How Does Google Know Where You Are?

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Over the last couple of years, the services which companies like Google offer for free have started to outpace their premium alternatives. With these businesses relying on advertising revenue, rather than sales, they have the scope to make far more money than traditional methods would allow, and this gives them the chance to improve their services. As a big part of this, Google has spent a long time developing systems which can tell you when roads, stores, and other areas are busy, all using real-time user data. How exactly does Google know where people are, though?

This all starts with the smartphone you carry around with you each day. Most people are aware that Google owns Android, and this means that all of the basic services which come with this operating system are provided by Google. With your phone on all the time, they have access a lot of information about your daily life, and they can use this to warn other users when there are too many people in one place. Of course, Google is also responsible for creating maps services for iOS devices. While the apps aren’t quite the same, they give Google access to similar data, and this gives them even more power.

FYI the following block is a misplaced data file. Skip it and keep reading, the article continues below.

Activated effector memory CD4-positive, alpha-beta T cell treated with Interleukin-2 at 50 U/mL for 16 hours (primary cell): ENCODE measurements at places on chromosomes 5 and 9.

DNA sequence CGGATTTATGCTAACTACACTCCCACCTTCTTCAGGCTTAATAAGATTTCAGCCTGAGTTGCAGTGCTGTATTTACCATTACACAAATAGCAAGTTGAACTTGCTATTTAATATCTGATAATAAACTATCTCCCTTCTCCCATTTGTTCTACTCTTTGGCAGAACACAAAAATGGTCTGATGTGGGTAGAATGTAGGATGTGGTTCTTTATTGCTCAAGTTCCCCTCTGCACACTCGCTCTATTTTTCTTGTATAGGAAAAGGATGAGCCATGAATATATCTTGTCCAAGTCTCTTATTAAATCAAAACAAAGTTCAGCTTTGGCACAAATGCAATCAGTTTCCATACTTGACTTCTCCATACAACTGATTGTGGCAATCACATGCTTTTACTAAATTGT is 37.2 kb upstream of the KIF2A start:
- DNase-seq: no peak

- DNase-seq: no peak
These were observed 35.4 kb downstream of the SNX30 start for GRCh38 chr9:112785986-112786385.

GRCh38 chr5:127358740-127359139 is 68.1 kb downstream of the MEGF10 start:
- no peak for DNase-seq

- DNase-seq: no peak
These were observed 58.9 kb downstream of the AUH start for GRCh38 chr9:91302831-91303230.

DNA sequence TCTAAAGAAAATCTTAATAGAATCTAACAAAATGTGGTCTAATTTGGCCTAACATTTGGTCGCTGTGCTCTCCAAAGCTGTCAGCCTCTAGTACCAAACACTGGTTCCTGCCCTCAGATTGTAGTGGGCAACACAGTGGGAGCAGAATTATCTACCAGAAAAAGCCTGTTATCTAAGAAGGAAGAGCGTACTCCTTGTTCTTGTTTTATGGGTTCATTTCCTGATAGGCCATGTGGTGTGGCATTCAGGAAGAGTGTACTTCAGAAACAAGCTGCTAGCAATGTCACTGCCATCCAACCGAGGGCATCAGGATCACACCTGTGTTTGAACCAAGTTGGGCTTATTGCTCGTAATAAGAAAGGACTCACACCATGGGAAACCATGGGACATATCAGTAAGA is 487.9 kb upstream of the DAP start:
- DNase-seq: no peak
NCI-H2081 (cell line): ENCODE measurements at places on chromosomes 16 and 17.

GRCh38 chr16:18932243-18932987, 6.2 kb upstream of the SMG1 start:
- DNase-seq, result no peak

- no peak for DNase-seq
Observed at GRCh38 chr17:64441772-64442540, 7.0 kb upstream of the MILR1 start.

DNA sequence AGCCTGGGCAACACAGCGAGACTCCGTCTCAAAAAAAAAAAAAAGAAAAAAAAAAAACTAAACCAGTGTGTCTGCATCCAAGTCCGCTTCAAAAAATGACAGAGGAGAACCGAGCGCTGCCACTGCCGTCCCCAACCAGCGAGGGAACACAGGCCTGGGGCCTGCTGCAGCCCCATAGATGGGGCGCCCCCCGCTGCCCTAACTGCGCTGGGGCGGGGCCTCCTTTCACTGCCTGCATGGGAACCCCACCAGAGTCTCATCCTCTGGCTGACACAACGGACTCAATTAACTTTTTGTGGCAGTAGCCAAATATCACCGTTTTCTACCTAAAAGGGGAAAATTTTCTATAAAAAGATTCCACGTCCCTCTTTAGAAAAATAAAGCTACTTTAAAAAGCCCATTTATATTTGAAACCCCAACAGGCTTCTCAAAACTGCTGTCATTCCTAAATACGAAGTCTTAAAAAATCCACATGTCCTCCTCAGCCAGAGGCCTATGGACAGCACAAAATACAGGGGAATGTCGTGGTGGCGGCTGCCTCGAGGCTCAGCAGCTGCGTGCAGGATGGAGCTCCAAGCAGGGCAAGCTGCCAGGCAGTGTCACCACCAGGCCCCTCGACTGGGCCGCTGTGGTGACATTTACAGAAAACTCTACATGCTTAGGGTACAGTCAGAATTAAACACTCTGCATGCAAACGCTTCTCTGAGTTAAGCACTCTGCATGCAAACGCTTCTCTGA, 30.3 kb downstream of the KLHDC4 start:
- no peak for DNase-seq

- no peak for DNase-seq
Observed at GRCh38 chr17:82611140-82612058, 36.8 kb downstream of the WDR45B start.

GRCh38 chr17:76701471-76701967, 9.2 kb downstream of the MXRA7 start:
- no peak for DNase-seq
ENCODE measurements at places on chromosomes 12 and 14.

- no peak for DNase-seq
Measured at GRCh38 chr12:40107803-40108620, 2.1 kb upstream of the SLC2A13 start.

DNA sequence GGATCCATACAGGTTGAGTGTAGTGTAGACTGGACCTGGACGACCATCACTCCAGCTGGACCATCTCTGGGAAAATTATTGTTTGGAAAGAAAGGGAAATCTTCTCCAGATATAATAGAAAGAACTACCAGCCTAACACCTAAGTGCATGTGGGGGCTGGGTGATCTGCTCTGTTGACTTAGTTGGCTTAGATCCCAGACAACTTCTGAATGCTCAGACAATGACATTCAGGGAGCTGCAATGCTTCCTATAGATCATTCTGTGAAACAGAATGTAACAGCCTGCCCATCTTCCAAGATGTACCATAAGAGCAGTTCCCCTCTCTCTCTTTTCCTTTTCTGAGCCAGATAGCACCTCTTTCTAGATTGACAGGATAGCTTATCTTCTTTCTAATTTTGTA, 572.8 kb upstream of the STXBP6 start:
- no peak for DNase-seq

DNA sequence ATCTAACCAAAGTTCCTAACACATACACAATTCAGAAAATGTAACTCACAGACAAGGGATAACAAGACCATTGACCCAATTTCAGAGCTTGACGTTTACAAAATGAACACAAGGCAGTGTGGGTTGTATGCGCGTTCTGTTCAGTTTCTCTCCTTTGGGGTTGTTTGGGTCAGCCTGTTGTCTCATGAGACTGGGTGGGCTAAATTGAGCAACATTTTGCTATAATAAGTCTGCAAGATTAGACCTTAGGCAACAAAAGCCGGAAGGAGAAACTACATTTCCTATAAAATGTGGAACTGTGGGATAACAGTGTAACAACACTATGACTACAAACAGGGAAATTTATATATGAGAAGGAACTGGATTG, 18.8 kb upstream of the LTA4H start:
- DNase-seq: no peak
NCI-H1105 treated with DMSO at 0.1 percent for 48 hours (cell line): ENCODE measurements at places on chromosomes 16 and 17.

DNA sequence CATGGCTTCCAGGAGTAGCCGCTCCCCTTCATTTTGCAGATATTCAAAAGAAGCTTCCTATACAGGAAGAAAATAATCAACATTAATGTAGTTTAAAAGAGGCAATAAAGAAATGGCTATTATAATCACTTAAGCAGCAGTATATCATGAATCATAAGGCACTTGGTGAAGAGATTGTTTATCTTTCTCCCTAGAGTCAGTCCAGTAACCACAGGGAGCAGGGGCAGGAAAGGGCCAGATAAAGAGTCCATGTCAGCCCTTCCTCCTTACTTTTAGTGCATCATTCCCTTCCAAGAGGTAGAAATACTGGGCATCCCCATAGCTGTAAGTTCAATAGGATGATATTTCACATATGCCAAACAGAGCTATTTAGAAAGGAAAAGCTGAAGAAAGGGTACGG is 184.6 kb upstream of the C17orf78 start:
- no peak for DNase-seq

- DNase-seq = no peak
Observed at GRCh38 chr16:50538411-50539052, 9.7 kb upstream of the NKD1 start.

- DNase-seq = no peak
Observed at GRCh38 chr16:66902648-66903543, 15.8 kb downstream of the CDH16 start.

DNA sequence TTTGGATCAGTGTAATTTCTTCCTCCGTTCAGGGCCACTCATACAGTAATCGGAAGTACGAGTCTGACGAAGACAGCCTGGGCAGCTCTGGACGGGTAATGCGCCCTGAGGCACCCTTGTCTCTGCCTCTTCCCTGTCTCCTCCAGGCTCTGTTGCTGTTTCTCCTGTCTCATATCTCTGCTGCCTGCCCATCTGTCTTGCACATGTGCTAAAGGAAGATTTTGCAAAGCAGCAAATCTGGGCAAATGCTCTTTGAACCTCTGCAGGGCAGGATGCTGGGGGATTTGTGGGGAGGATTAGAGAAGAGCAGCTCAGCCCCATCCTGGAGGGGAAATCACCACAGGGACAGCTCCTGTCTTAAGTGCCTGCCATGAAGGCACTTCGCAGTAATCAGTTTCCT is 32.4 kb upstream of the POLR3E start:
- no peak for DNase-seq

It’s fair to assume that having GPS turned off on your phone would stop you from broadcasting your location to Google. In reality, though, the GPS antenna isn’t the only part of your phone which can figure out where it is. Along with this, using a range of cell signals from different towers, businesses are able to get a rough approximation of your location without it ever being broadcast. This sort of technology is great for loads of different situations, ranging from making your device use less battery to being able to find people who are lost but don’t have GPS turned on. Of course, though, this doesn’t stop people from finding it creepy.

There are very strict rules around the world which prevent businesses from collecting and sharing data which you consider to be private or secret. Of course, though, there are easy ways to get around this, with taking advantage of in-built privacy options being the most common approach which companies will take. In most countries, tech companies don’t have to explicitly ask for this sort of data, instead being allowed to give you the option not to send it to them. This makes it nice and easy to turn off your location sharing if you don’t like having it on, but leaves millions of people unaware that they are giving this information away.

With all of this in mind, you should be feeling more confident about the uncanny ability companies like Google have to know where you are. Thankfully, this information will never cross a human’s eyes, and this means that people aren’t going to be able to find you without your permission. Of course, though, it’s still worth doing your own research and keeping an eye on this area, as a lot of businesses change their tactics all the time.

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